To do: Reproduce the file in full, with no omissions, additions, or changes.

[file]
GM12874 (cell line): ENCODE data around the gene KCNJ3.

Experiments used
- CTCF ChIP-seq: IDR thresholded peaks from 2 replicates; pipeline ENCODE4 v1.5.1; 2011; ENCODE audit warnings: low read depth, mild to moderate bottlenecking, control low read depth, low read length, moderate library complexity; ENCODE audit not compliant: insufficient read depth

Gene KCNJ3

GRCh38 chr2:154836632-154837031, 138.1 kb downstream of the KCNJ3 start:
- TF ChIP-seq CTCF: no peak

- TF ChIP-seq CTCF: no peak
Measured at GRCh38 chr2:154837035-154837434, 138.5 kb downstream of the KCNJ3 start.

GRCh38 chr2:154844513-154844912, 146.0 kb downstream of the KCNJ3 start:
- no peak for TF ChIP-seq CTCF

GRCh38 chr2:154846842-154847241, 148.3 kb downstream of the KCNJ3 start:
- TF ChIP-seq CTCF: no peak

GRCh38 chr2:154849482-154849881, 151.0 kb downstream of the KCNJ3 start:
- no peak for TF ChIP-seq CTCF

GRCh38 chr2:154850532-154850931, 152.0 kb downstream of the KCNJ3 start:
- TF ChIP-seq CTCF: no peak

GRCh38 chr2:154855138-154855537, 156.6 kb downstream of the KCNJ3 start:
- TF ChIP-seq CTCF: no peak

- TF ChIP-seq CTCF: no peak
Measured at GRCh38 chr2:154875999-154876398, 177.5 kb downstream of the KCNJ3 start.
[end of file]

GM12874 (cell line): ENCODE data around the gene KCNJ3.

Experiments used
- CTCF ChIP-seq: IDR thresholded peaks from 2 replicates; pipeline ENCODE4 v1.5.1; 2011; ENCODE audit warnings: low read depth, mild to moderate bottlenecking, control low read depth, low read length, moderate library complexity; ENCODE audit not compliant: insufficient read depth

Gene KCNJ3

GRCh38 chr2:154836632-154837031, 138.1 kb downstream of the KCNJ3 start:
- TF ChIP-seq CTCF: no peak

- TF ChIP-seq CTCF: no peak
Measured at GRCh38 chr2:154837035-154837434, 138.5 kb downstream of the KCNJ3 start.

GRCh38 chr2:154844513-154844912, 146.0 kb downstream of the KCNJ3 start:
- no peak for TF ChIP-seq CTCF

GRCh38 chr2:154846842-154847241, 148.3 kb downstream of the KCNJ3 start:
- TF ChIP-seq CTCF: no peak

GRCh38 chr2:154849482-154849881, 151.0 kb downstream of the KCNJ3 start:
- no peak for TF ChIP-seq CTCF

GRCh38 chr2:154850532-154850931, 152.0 kb downstream of the KCNJ3 start:
- TF ChIP-seq CTCF: no peak

GRCh38 chr2:154855138-154855537, 156.6 kb downstream of the KCNJ3 start:
- TF ChIP-seq CTCF: no peak

- TF ChIP-seq CTCF: no peak
Measured at GRCh38 chr2:154875999-154876398, 177.5 kb downstream of the KCNJ3 start.